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Don’t Miss the Recall

March 26, 2012

Occasionally, you hear about an important recall on a product you have and you take care of it immediately. However, if you were to miss such a notice, it could put you or your family in jeopardy.

You can subscribe to the U.S. government’s service to notify the public when recalls are made on vehicles, tires and child restraints through the National Highway Traffic Safety Administration on their site called SaferCar.gov.

You’ll receive a notification by email when there is a new recall based on the type you selected. You can change your selections or unsubscribe at any time by going back to their website in the “Manage Your Notifications” section.

We’re committed to helping you be a better homeowner by providing information on items that can protect your home’s value, reduce expenses, improve maintenance and increase the enjoyment of your home.

Cheaper to Buy???

March 21, 2012

NEW   YORK(CNNMoney) — It’s the eternal question in real estate: Should I buy or rent?

The answer has never been clearer: Buy.
In 98 of the top 100 housing markets, buying a home is more affordable than renting, according to the online real estate company Trulia. Only Honolulu and San Francisco buck the trend.

There are several reasons. Home prices are falling. Mortgage interest rates are at historically low levels. And rents are on the rise.

Of course, many renters are not in a position to buy. For one, it’s hard to get a mortgage these days, despite low rates. And paying rent can push them further away from being able to afford to buy.

“Rising rents make it harder for people to save for a down payment, which is the biggest barrier to buying a home that aspiring homeowners face,” Jed Kolko, Trulia’s chief economist.

The one number to watch for a housing recovery

The nation’s cheapest buyer’s market is Detroit, where purchasing is only 3.7 times more expensive than renting.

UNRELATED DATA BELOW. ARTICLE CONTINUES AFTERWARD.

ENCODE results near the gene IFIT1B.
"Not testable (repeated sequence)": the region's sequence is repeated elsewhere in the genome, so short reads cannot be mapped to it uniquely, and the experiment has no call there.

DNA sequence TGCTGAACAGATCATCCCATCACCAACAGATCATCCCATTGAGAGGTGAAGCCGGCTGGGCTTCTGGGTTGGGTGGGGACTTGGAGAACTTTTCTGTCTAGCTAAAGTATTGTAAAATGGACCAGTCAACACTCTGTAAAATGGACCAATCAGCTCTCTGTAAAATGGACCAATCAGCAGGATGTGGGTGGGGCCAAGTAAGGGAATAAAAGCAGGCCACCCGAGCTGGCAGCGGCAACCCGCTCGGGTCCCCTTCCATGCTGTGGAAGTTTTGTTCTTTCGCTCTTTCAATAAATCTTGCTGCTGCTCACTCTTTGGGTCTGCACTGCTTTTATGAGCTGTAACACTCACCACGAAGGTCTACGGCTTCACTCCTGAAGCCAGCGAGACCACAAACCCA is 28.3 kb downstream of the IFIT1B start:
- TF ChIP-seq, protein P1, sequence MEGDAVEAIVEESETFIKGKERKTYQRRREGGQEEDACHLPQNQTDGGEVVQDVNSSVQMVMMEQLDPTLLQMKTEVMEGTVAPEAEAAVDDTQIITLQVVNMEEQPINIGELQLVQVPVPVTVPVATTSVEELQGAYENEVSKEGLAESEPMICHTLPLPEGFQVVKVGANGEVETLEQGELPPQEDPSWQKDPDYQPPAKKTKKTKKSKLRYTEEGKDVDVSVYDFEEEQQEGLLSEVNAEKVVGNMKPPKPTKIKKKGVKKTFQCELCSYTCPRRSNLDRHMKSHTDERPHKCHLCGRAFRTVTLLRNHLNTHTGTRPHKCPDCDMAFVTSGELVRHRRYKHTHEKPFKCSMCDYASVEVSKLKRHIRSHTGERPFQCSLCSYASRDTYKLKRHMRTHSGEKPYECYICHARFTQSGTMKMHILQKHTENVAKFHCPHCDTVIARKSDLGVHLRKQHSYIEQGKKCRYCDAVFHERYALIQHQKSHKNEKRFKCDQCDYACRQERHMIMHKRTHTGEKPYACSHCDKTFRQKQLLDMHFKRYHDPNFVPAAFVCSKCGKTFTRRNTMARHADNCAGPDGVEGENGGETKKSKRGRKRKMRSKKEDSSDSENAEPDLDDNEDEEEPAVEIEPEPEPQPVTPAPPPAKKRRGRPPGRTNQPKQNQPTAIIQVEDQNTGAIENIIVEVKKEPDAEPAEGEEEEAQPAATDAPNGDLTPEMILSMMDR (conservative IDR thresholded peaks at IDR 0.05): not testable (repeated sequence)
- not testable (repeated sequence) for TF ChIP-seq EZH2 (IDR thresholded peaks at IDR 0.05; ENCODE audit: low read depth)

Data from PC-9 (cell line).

Other top five metro areas where buying is much better than renting are Oklahoma City, Dayton, Ohio,Warren, Mich. and Toledo, Ohio.

Rankings like these, however, can obscure the factors that go into each decision.

Housing markets, even within a single metro area, typically have local submarkets. Take New York City, for example. Renting in Manhattan is more affordable than buying. But in suburbanWestchesterCounty just miles to the north, buying is the more affordable option.

The size of the home can also make a difference. In some markets, renting can be a better deal on larger homes, according to Trulia.

InSan   Francisco, for example, studio and one-bedroom apartments sell for 13.1 times rent, while three bedrooms or larger sell for more than 18 times rent.

Readers on mortgage settlement: This stinks

The Trulia survey does not take into account home price trends, which are another factor for individuals choosing whether to buy or rent.

“People will pay more for a home if they expect prices to rise and give them a better return on their investment,” said Kolko.

Those calculations are about to change, according to Ken H. Johnson, a professor of real estate at Florida International who has studied the buy-vs-rent question extensively. He believes home prices nationally have bottomed.

“The ship has turned,” he said. “Markets should slowly start to recover. Housing will return to its traditional role of a safety investment.”

Foreclosures: A rising tide ahead

If so, that adds an incentive to buy. And investing in many of the most expensive markets may be even safer.

Kolko pointed out that places like Honolulu, San Franciscoand Boston have strong long-term growth prospects. They also have little physical space to grow, a factor that tends to keep prices strong.